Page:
Two controlled studies on omega-3 fatty acids and fish oil have recently been published. The GISSI-Prevention trial studied the effect of omega-3 fatty acids on sudden death and the recurrence of coronary heart disease in patients who recently survived a heart attack. The Lyon Diet Heart Study studied the effect of a Mediterranean diet (see discussion below) on the recurrence of coronary heart disease in patients who recently survived a heart attack.
The GISSI-Prevention trial randomly assigned more than 11,000 patients with recent heart attacks to four treatment groups; omega-3 fatty acids (850 mg capsule daily), vitamin E, both, or neither (control). The study subjects in all four groups were followed for 3.5 years. Study results were published in Circulation, 2002; 105:1897-1903. Subjects given omega-3 fatty acids had a 20% lower death rate from coronary heart disease than subjects in the vitamin E and control groups. Omega-3 fatty acids were particularly effective in preventing sudden cardiac death (45% reduction in sudden cardiac death). The scientists believed that the benefits of omega-3 fatty acids are in the prevention of ventricular fibrillation. Vitamin E was found to have no benefit compared to controls.
The Lyon Diet Heart Study randomly assigned 600 subjects who survived recent heart attacks to either the Mediterranean diet or a prudent Western diet (diet low in saturated fat and cholesterol). The Mediterranean diet is rich in omega-3 fatty acids, as well as monounsaturated fats, fruits, vegetables, and nuts. The study subjects were followed for 4 years. The results of the study were published in Circulation, 1999; 99:779-785. The subjects eating the Mediterranean diet had more than a 50% reduction in sudden cardiac death and in repeat fatal or nonfatal heart attacks as compared to the Western diet group.
The GISSI-Prevention trial found that omega-3 fatty acids prevented sudden cardiac death, but did not prevent repeat heart attacks. The Lyon Diet Heart Study found that the Mediterranean diet not only prevented sudden cardiac death, but also prevented the recurrence of both fatal and nonfatal heart attacks. The reasons for the difference in the two studies are not clear. Perhaps there are additional cardiac protective factors in the Mediterranean diet.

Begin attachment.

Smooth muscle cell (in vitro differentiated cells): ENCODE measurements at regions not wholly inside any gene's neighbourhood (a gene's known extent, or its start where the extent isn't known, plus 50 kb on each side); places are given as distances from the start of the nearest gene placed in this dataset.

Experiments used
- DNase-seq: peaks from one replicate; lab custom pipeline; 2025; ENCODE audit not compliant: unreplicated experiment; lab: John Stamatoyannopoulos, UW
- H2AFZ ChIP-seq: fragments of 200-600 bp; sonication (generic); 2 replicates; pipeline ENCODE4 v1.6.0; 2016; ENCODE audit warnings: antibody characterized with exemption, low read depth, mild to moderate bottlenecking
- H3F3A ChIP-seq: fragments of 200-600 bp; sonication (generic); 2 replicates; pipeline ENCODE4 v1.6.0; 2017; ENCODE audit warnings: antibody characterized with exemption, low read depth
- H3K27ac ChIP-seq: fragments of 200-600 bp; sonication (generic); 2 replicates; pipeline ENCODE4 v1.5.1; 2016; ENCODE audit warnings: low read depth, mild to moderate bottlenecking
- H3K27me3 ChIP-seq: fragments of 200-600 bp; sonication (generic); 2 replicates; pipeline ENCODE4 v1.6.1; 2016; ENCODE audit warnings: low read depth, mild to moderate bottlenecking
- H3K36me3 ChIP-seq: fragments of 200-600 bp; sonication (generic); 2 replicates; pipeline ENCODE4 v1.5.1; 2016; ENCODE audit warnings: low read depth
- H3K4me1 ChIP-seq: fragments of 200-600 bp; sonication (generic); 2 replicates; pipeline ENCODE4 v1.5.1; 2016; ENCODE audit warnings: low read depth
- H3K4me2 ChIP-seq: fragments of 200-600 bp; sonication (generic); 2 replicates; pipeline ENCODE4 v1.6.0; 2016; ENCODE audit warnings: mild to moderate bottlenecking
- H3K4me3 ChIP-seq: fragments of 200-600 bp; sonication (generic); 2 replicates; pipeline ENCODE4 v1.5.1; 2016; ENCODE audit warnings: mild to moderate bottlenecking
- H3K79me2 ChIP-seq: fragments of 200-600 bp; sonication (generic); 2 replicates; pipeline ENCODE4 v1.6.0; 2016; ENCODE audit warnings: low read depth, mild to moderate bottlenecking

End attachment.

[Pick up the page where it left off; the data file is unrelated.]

Omega-3 fatty acids are essential fatty acids that are not made in our bodies, so we must get them from our diet. There are three forms: docosahexaenoic acid (DHA) and eicosapentaenoic acid (EPA), and alpha-linolenic acid (ALA). There is evidence from studies, according to the Mayo Clinic, that suggests consuming the recommended amounts of DHA and EPA through either fish or fish oil supplements lowers triglycerides, slows hardening of the arteries, and lowers blood pressure. In addition, they also may reduce the risk of heart attack, abnormal heart rhythms, and strokes in people with cardiovascular disease.
How much of omega-3 fats are enough?
The World's Healthiest Foods cites the guidelines issued by the Workshop on the Essentiality of and Recommended Dietary Intakes for Omega-6 and Omega-3 Fatty Acids in 1999, which recommend that omega-3 fats should be at least two percent of the total daily calories. Someone consuming 2,000 calories a day would need to eat at least four grams of omega-3 fats. Two tablespoons of flaxseeds have 3.5 grams of omega-3 fats, and a four-ounce serving of salmon has 1.5 grams of omega-3 fats.